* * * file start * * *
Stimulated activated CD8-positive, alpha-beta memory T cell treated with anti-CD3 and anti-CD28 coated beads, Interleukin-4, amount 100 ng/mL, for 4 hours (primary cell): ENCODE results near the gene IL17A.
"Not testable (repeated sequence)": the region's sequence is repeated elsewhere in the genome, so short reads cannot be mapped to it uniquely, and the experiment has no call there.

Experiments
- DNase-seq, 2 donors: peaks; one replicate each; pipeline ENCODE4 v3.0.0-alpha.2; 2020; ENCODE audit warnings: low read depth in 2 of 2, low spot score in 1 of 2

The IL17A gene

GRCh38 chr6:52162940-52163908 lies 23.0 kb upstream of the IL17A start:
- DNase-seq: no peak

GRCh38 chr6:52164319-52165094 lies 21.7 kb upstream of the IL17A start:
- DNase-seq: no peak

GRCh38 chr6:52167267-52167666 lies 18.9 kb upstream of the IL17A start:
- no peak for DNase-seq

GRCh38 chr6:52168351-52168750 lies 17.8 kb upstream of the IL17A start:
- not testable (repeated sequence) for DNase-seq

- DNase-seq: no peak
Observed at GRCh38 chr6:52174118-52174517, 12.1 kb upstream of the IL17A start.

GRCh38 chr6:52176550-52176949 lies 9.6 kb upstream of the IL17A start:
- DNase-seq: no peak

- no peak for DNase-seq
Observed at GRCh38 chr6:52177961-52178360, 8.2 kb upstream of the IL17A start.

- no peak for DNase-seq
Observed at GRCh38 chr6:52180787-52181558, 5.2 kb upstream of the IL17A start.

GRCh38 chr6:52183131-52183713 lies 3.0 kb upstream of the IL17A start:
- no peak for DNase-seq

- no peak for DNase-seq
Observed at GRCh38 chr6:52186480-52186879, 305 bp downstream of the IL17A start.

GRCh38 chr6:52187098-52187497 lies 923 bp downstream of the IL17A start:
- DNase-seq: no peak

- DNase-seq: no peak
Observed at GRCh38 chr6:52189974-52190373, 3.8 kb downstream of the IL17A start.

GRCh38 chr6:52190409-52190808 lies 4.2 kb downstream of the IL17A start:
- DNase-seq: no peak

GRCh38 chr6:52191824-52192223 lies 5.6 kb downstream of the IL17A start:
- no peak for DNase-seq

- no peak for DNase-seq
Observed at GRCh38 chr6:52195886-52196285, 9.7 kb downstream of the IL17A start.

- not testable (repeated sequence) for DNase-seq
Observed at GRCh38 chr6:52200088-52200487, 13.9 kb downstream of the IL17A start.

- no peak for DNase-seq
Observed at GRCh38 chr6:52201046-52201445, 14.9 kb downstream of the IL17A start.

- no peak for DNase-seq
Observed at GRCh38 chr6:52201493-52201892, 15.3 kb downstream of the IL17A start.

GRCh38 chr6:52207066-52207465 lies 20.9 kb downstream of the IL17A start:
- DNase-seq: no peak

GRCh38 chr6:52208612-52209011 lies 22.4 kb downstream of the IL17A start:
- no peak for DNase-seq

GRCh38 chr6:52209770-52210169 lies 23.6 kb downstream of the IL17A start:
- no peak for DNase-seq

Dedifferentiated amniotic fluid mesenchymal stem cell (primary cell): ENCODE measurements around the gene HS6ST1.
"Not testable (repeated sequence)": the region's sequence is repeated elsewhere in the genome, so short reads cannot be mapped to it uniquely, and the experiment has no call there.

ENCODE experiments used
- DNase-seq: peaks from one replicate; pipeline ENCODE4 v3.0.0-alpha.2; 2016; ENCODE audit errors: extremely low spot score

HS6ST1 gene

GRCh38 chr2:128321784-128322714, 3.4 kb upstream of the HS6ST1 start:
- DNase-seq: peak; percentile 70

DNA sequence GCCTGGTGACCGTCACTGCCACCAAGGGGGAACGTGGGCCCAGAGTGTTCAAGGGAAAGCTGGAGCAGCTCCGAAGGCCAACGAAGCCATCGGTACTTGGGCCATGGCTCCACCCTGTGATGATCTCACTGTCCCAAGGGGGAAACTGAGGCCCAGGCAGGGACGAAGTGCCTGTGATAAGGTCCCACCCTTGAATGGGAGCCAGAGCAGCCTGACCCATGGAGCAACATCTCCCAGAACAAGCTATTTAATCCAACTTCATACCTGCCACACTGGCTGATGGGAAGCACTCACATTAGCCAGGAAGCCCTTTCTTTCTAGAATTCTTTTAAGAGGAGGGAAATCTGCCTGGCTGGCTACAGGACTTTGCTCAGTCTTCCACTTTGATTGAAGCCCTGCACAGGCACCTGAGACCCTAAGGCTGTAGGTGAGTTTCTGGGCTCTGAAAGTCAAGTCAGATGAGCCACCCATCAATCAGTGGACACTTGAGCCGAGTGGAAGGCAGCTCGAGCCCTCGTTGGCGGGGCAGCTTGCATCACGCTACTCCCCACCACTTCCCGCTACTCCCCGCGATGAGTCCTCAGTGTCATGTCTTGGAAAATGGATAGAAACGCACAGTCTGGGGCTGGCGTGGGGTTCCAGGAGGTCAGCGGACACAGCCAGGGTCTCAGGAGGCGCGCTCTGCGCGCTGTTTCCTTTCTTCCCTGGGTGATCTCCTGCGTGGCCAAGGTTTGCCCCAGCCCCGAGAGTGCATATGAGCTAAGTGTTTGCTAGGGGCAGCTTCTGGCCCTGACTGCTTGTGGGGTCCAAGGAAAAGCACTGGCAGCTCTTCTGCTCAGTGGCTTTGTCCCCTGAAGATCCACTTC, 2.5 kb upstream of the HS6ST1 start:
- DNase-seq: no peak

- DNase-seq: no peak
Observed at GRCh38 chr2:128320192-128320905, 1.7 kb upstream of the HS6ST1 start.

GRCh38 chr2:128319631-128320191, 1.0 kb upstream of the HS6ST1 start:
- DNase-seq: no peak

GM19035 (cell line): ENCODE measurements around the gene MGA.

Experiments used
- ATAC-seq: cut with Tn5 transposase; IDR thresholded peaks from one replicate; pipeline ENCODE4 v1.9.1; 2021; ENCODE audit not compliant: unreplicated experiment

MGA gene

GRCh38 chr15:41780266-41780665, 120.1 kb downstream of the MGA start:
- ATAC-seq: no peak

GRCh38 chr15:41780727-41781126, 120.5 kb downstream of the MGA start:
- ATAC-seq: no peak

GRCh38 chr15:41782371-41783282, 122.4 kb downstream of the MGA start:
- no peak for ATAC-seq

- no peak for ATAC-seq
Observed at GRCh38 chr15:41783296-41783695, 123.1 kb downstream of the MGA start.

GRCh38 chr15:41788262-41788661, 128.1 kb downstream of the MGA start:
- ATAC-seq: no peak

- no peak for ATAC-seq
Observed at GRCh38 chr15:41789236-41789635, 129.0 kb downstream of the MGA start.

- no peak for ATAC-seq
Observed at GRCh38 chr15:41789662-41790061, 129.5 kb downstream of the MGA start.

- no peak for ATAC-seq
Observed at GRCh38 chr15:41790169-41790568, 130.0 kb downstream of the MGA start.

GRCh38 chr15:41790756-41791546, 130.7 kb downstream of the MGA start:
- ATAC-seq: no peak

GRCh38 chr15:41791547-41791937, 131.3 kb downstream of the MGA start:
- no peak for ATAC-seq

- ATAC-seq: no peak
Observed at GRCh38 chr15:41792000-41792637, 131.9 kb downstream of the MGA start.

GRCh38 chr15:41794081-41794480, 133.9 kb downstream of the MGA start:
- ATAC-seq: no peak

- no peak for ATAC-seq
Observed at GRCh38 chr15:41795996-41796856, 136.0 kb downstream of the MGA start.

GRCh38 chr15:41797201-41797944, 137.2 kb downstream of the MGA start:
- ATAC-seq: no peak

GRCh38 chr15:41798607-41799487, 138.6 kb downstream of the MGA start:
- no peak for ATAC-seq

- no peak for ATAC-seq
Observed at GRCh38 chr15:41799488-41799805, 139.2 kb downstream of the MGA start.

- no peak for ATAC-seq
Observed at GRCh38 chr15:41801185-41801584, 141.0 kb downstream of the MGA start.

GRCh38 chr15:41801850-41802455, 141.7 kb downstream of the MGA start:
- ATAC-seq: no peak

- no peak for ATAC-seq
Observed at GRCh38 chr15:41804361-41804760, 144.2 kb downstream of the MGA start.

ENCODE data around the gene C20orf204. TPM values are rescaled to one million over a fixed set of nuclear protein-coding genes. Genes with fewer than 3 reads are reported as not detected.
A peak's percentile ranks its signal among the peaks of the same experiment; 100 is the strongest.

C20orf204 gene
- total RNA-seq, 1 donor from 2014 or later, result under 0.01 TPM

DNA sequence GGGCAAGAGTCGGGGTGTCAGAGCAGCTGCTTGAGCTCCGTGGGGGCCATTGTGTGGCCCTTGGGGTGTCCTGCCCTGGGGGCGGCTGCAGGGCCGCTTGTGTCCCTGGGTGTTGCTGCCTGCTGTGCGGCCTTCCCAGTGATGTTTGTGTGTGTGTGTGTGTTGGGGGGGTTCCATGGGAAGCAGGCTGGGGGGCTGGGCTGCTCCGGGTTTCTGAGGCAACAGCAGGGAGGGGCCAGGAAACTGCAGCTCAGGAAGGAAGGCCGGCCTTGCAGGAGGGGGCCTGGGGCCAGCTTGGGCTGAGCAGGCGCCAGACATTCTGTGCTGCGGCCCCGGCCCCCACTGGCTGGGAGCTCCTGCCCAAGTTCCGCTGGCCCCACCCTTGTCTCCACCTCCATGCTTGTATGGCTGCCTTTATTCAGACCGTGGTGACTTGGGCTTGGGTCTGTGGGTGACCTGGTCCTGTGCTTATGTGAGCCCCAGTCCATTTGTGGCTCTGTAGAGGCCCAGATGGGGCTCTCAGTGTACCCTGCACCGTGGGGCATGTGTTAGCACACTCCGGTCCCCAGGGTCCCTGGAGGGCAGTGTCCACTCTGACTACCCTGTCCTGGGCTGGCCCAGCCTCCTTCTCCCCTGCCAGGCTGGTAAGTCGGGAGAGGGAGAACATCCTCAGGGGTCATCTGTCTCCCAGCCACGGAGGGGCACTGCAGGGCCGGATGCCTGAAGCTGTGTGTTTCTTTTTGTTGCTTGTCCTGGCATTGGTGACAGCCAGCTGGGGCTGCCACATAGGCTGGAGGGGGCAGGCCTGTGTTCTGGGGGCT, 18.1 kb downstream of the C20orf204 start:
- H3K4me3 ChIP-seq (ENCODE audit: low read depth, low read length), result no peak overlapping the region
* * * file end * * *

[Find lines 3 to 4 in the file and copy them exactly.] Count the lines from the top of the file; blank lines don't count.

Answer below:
Experiments
- DNase-seq, 2 donors: peaks; one replicate each; pipeline ENCODE4 v3.0.0-alpha.2; 2020; ENCODE audit warnings: low read depth in 2 of 2, low spot score in 1 of 2